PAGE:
ORGULLO LATINOReading time: 3 minutes
Chef Diego Biondi shares everything about the art of asado. Well, almost everything.
For Biondi, the talented sous chef at Momo Soho in New York, asado is an orchestra; the asador is the conductor, bringing the symphony to life.
The concert is a casual affair with predictable beats: we socialize, drink wine, nibble cheese and salads, all the while anticipating the grand crescendo. La carne.
What Is Asado?
More than a cooking method, asado is a centuries-old tradition. It’s a social event, a time to catch up with family and friends, a time to relax, and a time to admire the skills of the asador.
People most strongly associate asado with Argentina but it’s prolific throughout the whole of South America.
It’s just grilled meat, you might think. What’s the big deal? But asado is deeply rooted in a long-standing tradition of raising cattle. In Argentina, at any given time you will find over 52 million cows grazing the lush green fields of the Pampas.
Cooking it, however, is a different question entirely. Biondi swears by a low-burning wood fire, and adds that no asado is complete without family and friends all around.
How to Cook Carne Asada
As you can imagine, each asador has their own method but Biondi, who hails from Argentina, tells us that there are two crucial components that all good asados have in common: fire and meat.
Sparking the fire requires a special touch and everyone has their own particular trick. In fact, "the discussions about which method is better can be endless", Biondi warns. "Many use newspaper, make a small chimney in the middle with the paper balls and then put the charcoal on top. It's quite the ritual."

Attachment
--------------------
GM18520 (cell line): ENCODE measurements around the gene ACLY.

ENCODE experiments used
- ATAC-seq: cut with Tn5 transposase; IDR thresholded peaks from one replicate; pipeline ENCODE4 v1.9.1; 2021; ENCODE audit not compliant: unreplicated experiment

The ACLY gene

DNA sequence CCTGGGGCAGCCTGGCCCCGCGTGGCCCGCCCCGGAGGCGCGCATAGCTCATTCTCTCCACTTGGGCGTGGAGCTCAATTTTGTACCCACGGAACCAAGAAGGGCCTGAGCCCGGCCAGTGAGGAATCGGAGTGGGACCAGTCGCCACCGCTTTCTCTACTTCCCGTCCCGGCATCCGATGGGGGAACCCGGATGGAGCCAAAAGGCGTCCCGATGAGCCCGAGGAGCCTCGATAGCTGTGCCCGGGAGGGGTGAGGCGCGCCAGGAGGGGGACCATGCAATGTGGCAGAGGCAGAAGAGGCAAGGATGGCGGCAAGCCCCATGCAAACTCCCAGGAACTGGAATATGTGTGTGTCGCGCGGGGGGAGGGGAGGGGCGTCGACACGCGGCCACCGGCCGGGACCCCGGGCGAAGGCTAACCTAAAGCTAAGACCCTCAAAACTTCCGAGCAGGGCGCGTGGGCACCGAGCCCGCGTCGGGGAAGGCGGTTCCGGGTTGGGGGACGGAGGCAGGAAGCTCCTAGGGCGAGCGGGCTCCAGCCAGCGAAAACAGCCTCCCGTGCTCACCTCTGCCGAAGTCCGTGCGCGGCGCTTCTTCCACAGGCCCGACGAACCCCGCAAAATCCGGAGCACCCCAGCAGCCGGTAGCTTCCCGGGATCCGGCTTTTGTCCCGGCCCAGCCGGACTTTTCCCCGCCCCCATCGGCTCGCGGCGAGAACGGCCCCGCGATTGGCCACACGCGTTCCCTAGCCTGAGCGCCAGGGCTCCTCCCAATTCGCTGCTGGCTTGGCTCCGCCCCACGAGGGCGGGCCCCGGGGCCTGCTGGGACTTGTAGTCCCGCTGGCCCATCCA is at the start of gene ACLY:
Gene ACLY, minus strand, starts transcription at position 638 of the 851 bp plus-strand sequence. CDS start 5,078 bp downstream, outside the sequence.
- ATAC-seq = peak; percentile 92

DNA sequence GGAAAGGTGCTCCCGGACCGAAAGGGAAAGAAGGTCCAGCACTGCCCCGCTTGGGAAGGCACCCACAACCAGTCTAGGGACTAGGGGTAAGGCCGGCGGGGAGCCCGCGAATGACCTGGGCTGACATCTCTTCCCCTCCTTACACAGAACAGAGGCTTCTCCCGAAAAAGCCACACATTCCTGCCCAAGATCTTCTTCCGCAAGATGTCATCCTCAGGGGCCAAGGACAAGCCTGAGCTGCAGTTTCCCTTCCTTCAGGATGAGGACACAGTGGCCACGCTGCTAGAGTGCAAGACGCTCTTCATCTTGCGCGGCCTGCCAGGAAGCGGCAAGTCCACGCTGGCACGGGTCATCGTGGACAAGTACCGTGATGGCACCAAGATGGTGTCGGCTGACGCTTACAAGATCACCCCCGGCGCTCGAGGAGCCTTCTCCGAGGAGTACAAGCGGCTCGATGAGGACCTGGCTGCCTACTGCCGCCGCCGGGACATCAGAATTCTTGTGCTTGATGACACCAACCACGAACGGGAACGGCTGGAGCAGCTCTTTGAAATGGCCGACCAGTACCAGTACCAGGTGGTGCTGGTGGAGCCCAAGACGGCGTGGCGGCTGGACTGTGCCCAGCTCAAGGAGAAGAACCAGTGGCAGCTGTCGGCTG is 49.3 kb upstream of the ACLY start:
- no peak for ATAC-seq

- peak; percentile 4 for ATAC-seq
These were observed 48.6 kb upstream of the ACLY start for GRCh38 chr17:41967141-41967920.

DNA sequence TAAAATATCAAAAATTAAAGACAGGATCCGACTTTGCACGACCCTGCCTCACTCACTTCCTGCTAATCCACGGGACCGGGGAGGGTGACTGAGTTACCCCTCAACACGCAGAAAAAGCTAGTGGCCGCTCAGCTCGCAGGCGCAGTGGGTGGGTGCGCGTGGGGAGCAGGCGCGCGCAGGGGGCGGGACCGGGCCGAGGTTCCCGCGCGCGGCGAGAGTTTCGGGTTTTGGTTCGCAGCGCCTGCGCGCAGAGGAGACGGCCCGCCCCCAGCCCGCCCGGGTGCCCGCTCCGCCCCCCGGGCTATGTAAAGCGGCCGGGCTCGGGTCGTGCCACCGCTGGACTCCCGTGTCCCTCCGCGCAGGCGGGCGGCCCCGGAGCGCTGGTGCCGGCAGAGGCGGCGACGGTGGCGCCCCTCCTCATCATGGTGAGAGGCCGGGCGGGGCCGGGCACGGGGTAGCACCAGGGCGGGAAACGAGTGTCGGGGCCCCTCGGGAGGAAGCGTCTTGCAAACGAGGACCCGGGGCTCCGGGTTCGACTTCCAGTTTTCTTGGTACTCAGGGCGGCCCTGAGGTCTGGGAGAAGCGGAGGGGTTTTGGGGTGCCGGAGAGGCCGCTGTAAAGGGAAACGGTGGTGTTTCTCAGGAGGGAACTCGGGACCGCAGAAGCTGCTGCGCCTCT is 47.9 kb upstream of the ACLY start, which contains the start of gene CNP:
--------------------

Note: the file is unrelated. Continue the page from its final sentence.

But the objective is always the same: the fire must be controlled to cook the meat at a slow pace.
For Biondi, the key is “[to cook] with the heat of the embers, that is, once the charcoal is lit, the flame is extinguished and the embers remain lit, with that heat we cook, so to speak. We cook on a very, very slow fire," he explains.
Oh, and one other thing. The asador must know his cuts of meat.
Most people are used to cooking thin cuts with little fat but these dry out and become tough when cooked over embers.
"In Argentina, we prefer asado de tira, which has bones and a lot of fat or vacío, which is lower, boneless part of the ribs. When the meat is cooked for a longer time, the fat melts and the muscle absorbs the fat.”
The result? “Very juicy and extremely delicious," Biondi grins.
What to Serve with Carne Asada
When it comes to serving up a stellar asado, your non-negotiables are: salsa criolla – a popular South American salsa made with peppers, onions, vinegar and olive oil – and a great chimichurri, a strong sauce with a liquid consistency, made with oregano, parsley, garlic, ají, oil, salt and vinegar.
Other favorites to throw on the aforementioned embers are juicy chorizo and flavor-packed morcilla (blood sausage).
And to mop up those juices? Some good bread, of course. Alongside cheese, empanadas and wine. A lot of wine. Every element plays its part in creating an unforgettable feast, which is exactly what differentiates asado from your average barbecue.
Where do we sign up?
Secrets of an AsadorBiondi's eyes light up when he talks about asado and meat. But he’s a pro. We can’t help but wonder: can a true asado ever be recreated by one of us? A mere civilian?
Asadors are tough eggs to crack, like magicians unwilling to reveal their tricks. But Biondi gives us a couple of pointers.
"A very dry wood instead of coal should be used for the fire," he says. "In Argentina, quebracho is the go-to as it adds a unique smoky flavor to the meat.
"Always take the meat out of the refrigerator so that it reaches room temperature before [you] grill it. It allows the meat to relax so that when it touches the hot grill it doesn't contract, because if it contracts, it's finished."
We can certainly give it a shot. But perhaps the real secret of asado is the passion of the asador.
"We cook with a lot of passion. I cook with a lot of passion," Biondi agrees. Ultimately, when it comes to getting asado right, it seems like that's the secret ingredient.